Seeing it makes me remember Grandpa Wargo and Grandma Coyle, and think about my mom and the gallon sized bag of oatmeal cookies, closed with a twist tie, which we gladly delivered on our Father’s Day travels of long ago.

Of course, I think of my own ol’man on Father’s Day, too… I made a video about it for my campaign for Erie County Clerk.

Lessons from Dad

Happy Father's Day weekend! Although my dad isn't here physically to take part in my campaign, with your help, I'll be bringing his sense of common sense to the clerk's office.

Posted by Steve Cichon for Erie County Clerk on Friday, June 16, 2017

My dad would always refer to himself as “your ol’man” when talking to us kids.

He died seven years ago, but so long as I’m around, he lives every moment  in my heart and in my actions.  So although my dad isn’t here physically to take part in my campaign, with your help, I’ll be bringing his sense of common sense to the clerk’s office.

Happy Fathers Day, everyone.

Aunt Tricia the real life angel– and the angel on the wall at St. Mark’s

By Steve Cichon
steve@buffalostories.com
@stevebuffalo

I just realized today the newly restored cherubs on the walls at St. Mark’s are the spitting image of my dad’s big sister Tricia– who died of kidney disease while my ol’man was overseas in the Marine Corps (years before I was born.)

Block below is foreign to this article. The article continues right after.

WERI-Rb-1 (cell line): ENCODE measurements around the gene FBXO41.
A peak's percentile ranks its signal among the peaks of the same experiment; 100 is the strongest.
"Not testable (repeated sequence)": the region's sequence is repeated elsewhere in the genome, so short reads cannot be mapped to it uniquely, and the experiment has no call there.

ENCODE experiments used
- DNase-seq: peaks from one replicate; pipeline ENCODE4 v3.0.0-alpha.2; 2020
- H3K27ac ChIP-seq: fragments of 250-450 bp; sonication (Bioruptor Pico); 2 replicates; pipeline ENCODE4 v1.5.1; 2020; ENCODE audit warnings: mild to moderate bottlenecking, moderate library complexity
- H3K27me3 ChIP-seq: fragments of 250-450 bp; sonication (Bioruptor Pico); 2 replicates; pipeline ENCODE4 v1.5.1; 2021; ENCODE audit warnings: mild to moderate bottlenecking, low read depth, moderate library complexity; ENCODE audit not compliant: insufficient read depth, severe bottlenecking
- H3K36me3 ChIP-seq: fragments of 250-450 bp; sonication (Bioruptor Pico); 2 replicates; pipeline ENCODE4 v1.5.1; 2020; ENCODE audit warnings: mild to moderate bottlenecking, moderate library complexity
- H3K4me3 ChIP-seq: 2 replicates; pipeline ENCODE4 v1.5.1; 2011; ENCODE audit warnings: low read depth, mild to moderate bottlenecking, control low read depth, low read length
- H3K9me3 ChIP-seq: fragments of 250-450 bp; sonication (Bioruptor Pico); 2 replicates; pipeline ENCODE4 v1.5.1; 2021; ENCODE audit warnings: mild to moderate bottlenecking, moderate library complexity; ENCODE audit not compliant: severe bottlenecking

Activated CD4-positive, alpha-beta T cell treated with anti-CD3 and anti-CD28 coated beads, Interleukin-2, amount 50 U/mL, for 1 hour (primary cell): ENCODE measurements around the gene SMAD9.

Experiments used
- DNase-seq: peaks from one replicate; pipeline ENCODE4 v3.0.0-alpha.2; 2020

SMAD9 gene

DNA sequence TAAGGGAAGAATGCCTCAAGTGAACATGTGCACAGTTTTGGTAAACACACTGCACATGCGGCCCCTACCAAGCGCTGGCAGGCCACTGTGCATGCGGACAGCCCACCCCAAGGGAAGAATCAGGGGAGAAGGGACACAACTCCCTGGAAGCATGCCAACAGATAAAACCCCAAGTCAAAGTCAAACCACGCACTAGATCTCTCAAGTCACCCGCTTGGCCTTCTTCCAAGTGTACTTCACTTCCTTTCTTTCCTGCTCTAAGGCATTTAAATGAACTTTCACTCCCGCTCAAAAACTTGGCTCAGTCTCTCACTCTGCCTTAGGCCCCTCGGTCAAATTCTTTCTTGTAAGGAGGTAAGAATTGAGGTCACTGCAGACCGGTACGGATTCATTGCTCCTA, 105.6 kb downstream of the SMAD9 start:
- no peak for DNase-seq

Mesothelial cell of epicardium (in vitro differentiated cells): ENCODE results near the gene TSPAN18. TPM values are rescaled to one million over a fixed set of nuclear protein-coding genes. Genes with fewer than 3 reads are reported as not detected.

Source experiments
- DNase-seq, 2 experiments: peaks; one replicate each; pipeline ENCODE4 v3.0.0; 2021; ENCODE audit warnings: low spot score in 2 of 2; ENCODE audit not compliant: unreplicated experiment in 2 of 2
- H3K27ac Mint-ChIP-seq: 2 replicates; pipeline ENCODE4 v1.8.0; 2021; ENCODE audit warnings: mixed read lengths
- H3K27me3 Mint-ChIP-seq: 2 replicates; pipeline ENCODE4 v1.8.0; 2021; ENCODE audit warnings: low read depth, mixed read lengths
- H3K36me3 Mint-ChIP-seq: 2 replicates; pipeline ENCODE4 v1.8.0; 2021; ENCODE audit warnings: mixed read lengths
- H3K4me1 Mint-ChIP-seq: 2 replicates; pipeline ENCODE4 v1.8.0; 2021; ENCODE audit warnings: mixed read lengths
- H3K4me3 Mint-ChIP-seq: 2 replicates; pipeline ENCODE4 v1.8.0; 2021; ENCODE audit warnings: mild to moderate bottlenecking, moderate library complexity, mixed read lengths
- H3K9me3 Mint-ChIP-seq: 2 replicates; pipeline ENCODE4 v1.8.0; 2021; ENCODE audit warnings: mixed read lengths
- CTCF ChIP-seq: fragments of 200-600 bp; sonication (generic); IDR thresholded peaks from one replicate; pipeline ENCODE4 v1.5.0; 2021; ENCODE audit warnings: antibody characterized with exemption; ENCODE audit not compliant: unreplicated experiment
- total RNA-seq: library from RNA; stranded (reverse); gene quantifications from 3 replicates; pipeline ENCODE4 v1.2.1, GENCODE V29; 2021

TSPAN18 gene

My dad’s stories about her were always filled with special happiness in thinking about the sister who doted on him and kept him in line– but then sadness because she was taken too soon.

And for me, it’s a source of great joy to think of my ol’man and his sister– who I think was probably his favorite person ever– together again, delighting in the light of God’s face, for all eternity. It’s a blessing to have a reminder on the walls of the church where I love to serve.

The day after I wrote about this. I happened to meet someone who knew my family well around Seneca Street in the 40s and 50s, and as we talked, she brought up Tricia. This neighbor of decades ago spoke about her beautiful, kind, quiet soul. She remembered Tricia speaking gently in whispers as a little girl.

Polish Buffalo in the 1930s: Gramps on Easter & Dyngus Day

By Steve Cichon
steve@buffalostories.com
@stevebuffalo

Long before Dyngus Day was the celebration of Buffalo culture it has become over the last decade, it was, as most know, a day of celebration and fast breaking in the Polish community.

My grandfather, Edward Cichon, was the seventh of ten kids born to Polish immigrants who lived in Buffalo’s Valley neighborhood (nestled between South Buffalo, The First Ward, and The Hydraulics.)

Grandma & Grandpa Cichon. Edward V. Cichon and Marie T. Scurr-Cichon.

His memories of Easter and Dyngus Day went back more than 70 years when I interviewed him for a news story back in 2006. He’s giving us a first-hand account of Dyngus Day in Buffalo in the ’20s & ’30s.

Born in 1926, Gramps grew up on Fulton Street near Smith on a street that was, at that time, half Irish and half Polish. Most of the men on the street, including my great-grandfather and eventually Gramps himself, worked at the National Aniline chemical plant down the street.